The start of the academic year is here, and an inaugural group of 28 predoctoral fellows and research assistants at the Stanford Institute for Economic Policy Research is all set for a rigorous intellectual journey ahead.
The fellows are part of the new SIEPR/Economics Predoctoral Research Fellows Program that is designed to train and inspire those who are interested in pursuing graduate degrees in economics, public policy or related disciplines. During their terms — which can be one or two years — fellows work closely with faculty who are pushing the frontiers of economic research. They also get to take for-credit courses that will be helpful in pursuit of a PhD.
The program — a joint venture with the Department of Economics — serves as an ideal bridge between college and graduate school. It benefits not only the aspiring doctoral candidates but also the affiliated faculty who get to expand their research capacity on policy-relevant issues.
"The Predoctoral Research Fellows Program at SIEPR helps us expose promising students to careers in economic policy research while simultaneously supporting our faculty and strengthening their scholarly work," said Gopi Shah Goda, SIEPR’s deputy director and a senior fellow at the institute.
SIEPR is among the first at Stanford to offer a predoctoral fellows program. It’s modeled after similar programs that have proven to be successful launch pads to top-notch graduate programs.
This first cohort of SIEPR predoctoral fellows will work on cutting-edge research projects with leading SIEPR scholars: professors Ran Abramitzky, Marcella Alsan, Susan Athey, Adrien Auclert, David Chan, Arun Chandrasekhar, Raj Chetty, Rebecca Diamond, Pascaline Dupas, Matt Gentzkow, Goda, David Grusky, Eric Hanushek, Colleen Honigsberg, Brad Larsen, Melanie Morten, Petra Persson, Maria Polyakova, Joshua Rauh, Maya Rossin-Slater, Amit Seru, and Isaac Sorkin.
With bachelor’s or master’s degrees in economics or applied mathematics under their belts, the fellows come from universities both near and far — from Stanford and Wisconsin to Munich and Mumbai. All will get training in the latest methods of analyzing large, complex datasets and learn what it means to be a research economist.
"Their training under SIEPR faculty will equip them with the tools and techniques to hit the ground running as graduate students pursuing their own research ideas," Goda said.
The research projects they will support are focused on some of the most vexing issues facing our nation, including inequality, tax policy, social insurance programs and education.
A sampling of the labor-intensive research at hand:
The experience promises to be rewarding, according to former predoctoral researchers who participated in a SIEPR pilot that served as a precursor to the fellows program.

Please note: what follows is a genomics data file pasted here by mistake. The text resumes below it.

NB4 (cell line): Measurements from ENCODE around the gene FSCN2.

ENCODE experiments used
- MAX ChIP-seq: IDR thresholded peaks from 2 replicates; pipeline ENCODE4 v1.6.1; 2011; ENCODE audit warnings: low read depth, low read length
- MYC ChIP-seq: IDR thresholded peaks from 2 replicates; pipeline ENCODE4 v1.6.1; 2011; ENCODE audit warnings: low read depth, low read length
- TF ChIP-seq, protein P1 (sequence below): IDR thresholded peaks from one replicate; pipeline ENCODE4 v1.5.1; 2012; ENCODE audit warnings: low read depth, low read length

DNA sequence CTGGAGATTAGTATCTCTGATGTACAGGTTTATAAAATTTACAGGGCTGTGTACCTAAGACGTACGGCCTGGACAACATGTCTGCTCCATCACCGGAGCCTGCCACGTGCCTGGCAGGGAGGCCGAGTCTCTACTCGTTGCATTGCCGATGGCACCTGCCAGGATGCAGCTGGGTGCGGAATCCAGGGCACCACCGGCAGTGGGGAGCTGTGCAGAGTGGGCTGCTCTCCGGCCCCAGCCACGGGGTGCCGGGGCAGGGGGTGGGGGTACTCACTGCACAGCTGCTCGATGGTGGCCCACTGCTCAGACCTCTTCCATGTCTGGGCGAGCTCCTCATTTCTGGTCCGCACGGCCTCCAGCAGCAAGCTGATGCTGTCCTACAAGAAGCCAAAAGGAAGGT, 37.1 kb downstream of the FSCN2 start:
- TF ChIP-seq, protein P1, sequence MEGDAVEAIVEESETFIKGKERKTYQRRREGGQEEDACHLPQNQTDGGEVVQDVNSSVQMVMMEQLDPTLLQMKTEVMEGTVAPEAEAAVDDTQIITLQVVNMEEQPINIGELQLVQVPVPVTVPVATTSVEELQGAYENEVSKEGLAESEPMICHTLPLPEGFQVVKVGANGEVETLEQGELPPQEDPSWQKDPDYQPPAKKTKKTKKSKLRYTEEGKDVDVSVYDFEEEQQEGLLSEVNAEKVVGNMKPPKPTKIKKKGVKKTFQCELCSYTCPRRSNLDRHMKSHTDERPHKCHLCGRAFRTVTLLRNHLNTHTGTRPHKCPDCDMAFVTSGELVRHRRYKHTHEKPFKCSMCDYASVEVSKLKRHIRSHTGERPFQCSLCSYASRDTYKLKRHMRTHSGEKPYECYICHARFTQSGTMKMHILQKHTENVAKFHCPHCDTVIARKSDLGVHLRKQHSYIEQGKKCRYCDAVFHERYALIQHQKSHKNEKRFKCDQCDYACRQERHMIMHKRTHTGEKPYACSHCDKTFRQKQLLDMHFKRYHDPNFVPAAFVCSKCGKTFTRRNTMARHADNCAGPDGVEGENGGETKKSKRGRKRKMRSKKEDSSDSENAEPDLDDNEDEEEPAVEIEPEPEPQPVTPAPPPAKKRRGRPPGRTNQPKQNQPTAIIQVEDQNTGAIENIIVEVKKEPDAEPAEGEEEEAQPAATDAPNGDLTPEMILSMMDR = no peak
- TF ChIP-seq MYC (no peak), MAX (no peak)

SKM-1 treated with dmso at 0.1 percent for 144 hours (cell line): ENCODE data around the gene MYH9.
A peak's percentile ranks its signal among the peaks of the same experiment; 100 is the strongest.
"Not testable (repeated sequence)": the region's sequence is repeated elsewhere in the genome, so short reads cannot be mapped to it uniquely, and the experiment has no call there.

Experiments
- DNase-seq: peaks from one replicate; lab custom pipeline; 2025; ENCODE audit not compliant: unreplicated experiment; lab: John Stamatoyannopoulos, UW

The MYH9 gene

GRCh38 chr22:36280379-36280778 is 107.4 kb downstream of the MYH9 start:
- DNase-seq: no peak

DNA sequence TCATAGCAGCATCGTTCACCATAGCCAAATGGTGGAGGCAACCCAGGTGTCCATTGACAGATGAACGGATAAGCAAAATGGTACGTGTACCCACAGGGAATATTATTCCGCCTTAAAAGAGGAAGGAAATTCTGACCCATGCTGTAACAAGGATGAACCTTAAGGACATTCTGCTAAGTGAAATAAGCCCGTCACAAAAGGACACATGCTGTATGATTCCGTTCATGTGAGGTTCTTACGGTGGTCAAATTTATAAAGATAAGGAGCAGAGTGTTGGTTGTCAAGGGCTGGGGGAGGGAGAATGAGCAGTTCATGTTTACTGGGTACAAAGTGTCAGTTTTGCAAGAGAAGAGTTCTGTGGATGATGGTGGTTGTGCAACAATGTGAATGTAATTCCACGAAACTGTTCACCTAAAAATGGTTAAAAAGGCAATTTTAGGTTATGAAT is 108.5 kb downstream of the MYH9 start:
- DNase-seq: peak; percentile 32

Filippo Pallotti wrote in a testimonial that it was a “life-changing opportunity” and “beautiful learning experience” to work with Auclert, a SIEPR Faculty Fellow, on monetary policy research. The firsthand exposure to all stages of research will be “a crucial asset for the structuring and the completion of my PhD dissertation in the future,” Pallotti wrote.
Ziao Ju said he developed essential research skills when he worked with SIEPR Faculty Fellow Larsen on evaluating the effects of occupational licensing for teachers and with Faculty Fellow Diamond on dissecting the effects of the Affordable Care Act.
“I also got inspired and motivated by these outstanding scholars to pursue my passion for economics and achieve greater success in the future,” Ju wrote.
Faculty are excited about providing mentorship and getting valuable help.
Larsen said his work “benefited immensely” from Ju’s assistance as they collaboratively tackled research questions last year. “I am hopeful that I will be able to continue to work with amazing research assistants in the future through the SIEPR/Economics Predoctoral Research Fellows Program,” he said.
Daniel Agness, BA, Economics, Stanford University
Morgan Foy, BA, Economics, University of Wisconsin-Madison
Anaïs Galdin, BA and MSc, Economics, Sciences Po, Paris
Paula Gablenz, BSc, Economics, Ludwig-Maximilians University, Munich
Helen Kissel, MA, Economics, University of Toronto
Felipe Kup, MSc, Economics, Sciences Po, Paris
Devika Lakhote, BA, Economics, St. Xavier’s College, Mumbai
Quan Le, BSc, Economics and Mathematics, University of Toronto
Yuxiao Li, MSc, Economics, London School of Economics
Giovanni Righi, BA and MA, Economics, University of Georgia
Adam Rosenberg, BA, Economics, Middlebury College
Laura Talpey, BA, Philosophy-Neuroscience-Psychology, Washington University
Hong Yi Tu-Ye, MSc, Computational Statistics, University College London
Lindsey Uniat, MSc, Economics, London School of Economics
Shun Yang, BA, Mathematics and Economics, Carleton College
Chuan Yu, BA, Economics and Finance, Tsinghua University
Michael Droste, BA, Economics, Swarthmore College
Robert Fluegge, BA, Applied Mathematics, Harvard University
Charlotte Grace, BA, Economics, University of Cambridge
Jamie Gracie, BA, Economics and Spanish, Amherst College
Benny Goldman, BA, Economics, Macalester College
Alexandre Jenni, MSc, Economics, University of Mannheim
Martin Koenen, MSc, Economics, University of Mannheim
Sarah Merchant, BA, Ethics, Politics, and Economics, Yale University
Jordan Richmond, BA, Economics and Physics, Bowdoin College
Jesse Silbert, BA, Economics and Mathematics, Columbia University
Wilbur Townsend, MA, Economics, Victoria University of Wellington
Joseph Winklemann, MSc, Economics, The Graduate Institute Geneva